He has lost two of his sons in the past seven years and has taken refuge in music, with concerts more cathartic than ever: the arrival of Nick Cave, a tormented rock preacher, is one of the events Friday of the Rock en Seine festival, near Paris.
“Nick Cave has experienced very painful episodes, music is a particular outlet for him, he gives himself madly to scene, the public is not mistaken there ”, summarizes for AFP Matthieu Ducos, director of Rock en Seine, organized from Thursday to Sunday at the gates of Paris.
The Australian artist who sprinkled his texts with macabre romanticism was overtaken for the first time by tragedy in 2015 with the accidental death of one of his twins, Arthur (the other, Earl is now an actor). At the age of 15, the teenager fell from a cliff near Brighton (England), where the family resided.
And in the spring of 2022, Nick Cave lost a half-brother to 'Arthur, Jethro Lazenby, aged 31 (cause of death unspecified).
“When the news broke, we wondered how he was going to take it… After losing two sons in such a short time, we could have expected a tour of absolute sadness, but he taken the opposite, the concerts are flamboyant, magnificent”, comments for AFP Kem Lalot, programmer of the Eurockéennes. This festival in Belfort (in the east of France) had programmed the man with strict dark costumes at the end of June, but the day of his performance on stage had to be canceled because of the passage of a mini-tornado on the site .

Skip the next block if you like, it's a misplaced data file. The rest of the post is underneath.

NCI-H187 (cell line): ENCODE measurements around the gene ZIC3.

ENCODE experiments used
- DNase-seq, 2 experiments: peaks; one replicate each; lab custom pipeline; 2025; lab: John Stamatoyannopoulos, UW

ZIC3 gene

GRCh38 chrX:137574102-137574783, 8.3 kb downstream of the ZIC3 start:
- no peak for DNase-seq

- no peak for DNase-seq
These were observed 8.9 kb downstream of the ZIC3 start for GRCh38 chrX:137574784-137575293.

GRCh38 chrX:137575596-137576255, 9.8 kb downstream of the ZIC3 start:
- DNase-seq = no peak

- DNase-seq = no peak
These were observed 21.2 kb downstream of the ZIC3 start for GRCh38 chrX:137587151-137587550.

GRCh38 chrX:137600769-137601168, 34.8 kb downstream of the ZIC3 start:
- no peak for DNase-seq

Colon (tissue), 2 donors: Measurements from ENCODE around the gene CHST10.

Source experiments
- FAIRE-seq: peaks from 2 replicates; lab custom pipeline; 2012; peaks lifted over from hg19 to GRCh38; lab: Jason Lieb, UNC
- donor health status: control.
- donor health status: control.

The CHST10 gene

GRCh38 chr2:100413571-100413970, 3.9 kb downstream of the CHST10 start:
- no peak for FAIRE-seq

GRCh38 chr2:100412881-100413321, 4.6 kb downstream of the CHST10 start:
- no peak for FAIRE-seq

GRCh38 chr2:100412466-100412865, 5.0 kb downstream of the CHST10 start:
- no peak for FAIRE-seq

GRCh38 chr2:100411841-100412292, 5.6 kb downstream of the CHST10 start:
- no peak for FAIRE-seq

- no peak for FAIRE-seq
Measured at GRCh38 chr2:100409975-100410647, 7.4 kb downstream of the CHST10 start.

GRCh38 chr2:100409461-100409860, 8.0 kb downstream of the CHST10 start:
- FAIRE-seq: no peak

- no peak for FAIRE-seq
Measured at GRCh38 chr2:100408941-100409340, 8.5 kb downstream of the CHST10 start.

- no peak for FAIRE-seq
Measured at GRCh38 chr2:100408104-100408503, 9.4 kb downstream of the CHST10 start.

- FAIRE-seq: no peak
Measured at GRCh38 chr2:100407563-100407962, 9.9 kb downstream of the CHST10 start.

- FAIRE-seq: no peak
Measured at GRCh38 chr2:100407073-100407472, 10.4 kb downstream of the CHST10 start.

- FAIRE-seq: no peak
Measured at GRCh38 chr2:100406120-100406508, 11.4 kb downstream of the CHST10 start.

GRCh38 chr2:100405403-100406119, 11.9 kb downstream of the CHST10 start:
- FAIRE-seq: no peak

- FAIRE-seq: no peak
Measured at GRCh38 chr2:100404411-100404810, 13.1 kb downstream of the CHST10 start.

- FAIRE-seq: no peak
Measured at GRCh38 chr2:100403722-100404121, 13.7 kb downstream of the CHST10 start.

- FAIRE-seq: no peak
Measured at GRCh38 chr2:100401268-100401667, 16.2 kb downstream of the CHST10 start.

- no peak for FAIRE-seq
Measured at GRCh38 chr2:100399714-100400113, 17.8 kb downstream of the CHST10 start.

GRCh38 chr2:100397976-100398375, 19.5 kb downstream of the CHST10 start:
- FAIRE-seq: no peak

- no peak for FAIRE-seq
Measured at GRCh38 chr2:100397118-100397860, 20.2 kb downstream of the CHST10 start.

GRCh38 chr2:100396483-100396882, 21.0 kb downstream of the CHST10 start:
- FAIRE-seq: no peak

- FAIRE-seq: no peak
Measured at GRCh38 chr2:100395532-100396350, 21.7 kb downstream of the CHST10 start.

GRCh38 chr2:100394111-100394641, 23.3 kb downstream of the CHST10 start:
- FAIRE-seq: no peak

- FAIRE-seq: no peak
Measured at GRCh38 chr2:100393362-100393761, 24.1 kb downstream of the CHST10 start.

The philosophy of Nick Cave, who no longer grants interviews, shines through on stage, as when he dedicates a song – “I need you” – to his two remaining sons, Luke and Earl, at the Primavera festival in Barcelona this summer.
Not to mention those who have left, since his repertoire includes titles from the albums “Skeleton Tree” (“L'arbre du skeleton”, 2016) and “Ghosteen” (“Adolescent-ghost”, 2019) imbued with the memory of Arthur.
The path of the singer-songwriter – how to continue to create after a family drama? – is recounted in the documentaries “One more time with feeling” and “This much I know to be true” signed by a close friend, the director Andrew Dominik.
Shown in theaters during episodic screenings-events, these two films reappeared this summer on the Mubi platform. In the first, made in 2016 at the time of the recording of “Skeleton Tree”, we see Nick Cave flinching at home – prostrate in a chair in a tracksuit, he the eternal dandy – before climbing the slope in the studio.
Salvation also came through live communion with the audience. As in October 2017, in the Zenith auditorium in Paris, where disregarding the order service around him, the skinny sexagenarian accompanied by his faithful group, the Bad Seeds, first walked in the pit and the spans before bringing an incredible number of spectators on stage for the encore.
One man counted in the return to the spotlight in the event, Warren Ellis. This multi-instrumentalist, an Australian with a hermit's beard and flashy outfits, a traveling companion from the start, became a lieutenant and sound director for the latest records. “He's the indispensable sidekick, describes Kem Lalot.
Nick is the crooner, master of ceremonies in contact with the public, Warren is the conductor”. Matthieu Ducos saw them at the Salle Pleyel in Paris last November and remembers a “transporting complicity”.
Katrine Johns has been a reporter on the news desk since 2013. Before that she wrote about young adolescence and family dynamics for Styles and was the legal affairs correspondent for the Metro desk. Before joining The Gal Post, Katrine Johns worked as a staff writer at the Village Voice and a freelancer for Newsday, The Wall Street Journal, GQ and Mirabella. To get in touch, contact me through my firstname.lastname@example.org 1-800-268-7128